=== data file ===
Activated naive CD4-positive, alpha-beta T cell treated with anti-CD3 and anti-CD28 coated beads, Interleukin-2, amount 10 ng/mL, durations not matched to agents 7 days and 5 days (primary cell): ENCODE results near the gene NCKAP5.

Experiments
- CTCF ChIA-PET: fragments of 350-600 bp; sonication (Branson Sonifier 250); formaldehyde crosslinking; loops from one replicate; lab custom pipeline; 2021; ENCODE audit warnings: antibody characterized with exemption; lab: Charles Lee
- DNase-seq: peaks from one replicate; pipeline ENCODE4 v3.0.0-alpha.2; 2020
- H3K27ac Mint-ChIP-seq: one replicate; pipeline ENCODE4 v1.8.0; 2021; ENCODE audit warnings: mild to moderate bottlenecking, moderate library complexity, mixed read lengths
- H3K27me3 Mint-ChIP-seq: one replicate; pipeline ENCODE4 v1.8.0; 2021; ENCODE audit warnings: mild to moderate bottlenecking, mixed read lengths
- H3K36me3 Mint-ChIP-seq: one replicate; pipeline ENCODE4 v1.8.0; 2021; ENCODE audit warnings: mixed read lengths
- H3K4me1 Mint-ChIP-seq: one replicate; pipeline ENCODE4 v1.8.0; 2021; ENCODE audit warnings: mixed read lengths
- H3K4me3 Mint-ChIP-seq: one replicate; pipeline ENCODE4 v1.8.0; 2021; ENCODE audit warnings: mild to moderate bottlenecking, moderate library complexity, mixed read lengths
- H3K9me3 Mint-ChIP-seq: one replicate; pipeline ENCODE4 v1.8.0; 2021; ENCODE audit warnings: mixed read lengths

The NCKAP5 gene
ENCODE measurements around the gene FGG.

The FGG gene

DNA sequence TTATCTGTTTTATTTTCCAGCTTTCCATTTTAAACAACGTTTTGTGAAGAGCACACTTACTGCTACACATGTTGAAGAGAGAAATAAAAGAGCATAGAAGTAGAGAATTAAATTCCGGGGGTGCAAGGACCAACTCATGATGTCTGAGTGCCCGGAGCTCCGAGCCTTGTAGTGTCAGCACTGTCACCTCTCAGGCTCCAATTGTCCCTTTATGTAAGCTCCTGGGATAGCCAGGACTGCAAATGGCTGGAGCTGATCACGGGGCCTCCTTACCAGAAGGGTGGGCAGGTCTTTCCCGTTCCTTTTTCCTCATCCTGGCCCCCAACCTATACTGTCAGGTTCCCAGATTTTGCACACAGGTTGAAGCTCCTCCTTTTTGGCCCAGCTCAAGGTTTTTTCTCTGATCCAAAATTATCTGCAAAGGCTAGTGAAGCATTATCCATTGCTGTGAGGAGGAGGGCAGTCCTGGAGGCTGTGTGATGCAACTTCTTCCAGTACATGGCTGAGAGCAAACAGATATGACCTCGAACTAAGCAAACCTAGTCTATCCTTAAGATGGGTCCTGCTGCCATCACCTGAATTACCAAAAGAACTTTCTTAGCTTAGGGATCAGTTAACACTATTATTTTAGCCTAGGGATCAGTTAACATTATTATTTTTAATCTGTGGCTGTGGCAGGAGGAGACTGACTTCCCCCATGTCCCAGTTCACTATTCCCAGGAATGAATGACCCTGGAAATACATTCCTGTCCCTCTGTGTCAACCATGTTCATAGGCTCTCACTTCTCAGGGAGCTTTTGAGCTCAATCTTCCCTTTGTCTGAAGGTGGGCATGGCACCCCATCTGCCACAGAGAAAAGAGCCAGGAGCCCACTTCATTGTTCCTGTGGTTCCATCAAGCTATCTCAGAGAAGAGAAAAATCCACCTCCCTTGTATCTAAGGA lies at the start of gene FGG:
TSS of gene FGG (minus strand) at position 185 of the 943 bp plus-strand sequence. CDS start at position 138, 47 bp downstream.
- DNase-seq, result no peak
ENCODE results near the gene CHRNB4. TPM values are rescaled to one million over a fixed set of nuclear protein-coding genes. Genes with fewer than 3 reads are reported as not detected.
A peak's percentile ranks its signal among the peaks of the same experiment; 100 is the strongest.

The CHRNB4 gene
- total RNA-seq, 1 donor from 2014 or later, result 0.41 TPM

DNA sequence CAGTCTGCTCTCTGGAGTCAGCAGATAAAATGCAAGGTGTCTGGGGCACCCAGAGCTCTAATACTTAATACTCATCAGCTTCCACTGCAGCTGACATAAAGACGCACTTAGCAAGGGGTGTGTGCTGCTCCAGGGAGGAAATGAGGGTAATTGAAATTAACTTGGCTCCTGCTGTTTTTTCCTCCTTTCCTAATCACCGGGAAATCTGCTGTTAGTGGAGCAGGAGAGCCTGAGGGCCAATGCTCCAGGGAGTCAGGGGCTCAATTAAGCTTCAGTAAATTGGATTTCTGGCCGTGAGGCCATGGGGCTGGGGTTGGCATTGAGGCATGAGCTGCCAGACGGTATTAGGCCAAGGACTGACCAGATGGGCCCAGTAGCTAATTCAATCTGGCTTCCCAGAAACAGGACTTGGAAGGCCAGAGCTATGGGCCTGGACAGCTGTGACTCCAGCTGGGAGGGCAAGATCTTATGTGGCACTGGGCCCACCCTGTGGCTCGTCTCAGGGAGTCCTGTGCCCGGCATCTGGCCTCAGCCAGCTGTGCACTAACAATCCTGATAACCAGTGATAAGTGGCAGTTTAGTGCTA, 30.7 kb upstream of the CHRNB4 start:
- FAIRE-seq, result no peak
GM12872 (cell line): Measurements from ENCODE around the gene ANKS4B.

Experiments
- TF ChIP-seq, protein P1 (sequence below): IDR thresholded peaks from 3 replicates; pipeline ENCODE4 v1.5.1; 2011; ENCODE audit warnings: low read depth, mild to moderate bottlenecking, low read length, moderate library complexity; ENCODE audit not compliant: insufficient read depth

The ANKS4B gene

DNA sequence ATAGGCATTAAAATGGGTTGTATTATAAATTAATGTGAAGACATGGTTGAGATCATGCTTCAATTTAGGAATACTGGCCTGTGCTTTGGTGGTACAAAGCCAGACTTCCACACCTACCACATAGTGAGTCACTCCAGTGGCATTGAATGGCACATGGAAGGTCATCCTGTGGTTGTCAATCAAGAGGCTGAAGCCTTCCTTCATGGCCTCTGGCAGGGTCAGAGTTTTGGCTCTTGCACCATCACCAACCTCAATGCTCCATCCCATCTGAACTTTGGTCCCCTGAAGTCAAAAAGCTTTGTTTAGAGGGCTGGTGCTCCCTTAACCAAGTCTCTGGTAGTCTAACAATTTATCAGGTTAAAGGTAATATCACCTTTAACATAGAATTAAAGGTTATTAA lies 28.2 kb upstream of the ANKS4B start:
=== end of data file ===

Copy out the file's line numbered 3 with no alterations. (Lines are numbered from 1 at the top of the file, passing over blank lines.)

- CTCF ChIA-PET: fragments of 350-600 bp; sonication (Branson Sonifier 250); formaldehyde crosslinking; loops from one replicate; lab custom pipeline; 2021; ENCODE audit warnings: antibody characterized with exemption; lab: Charles Lee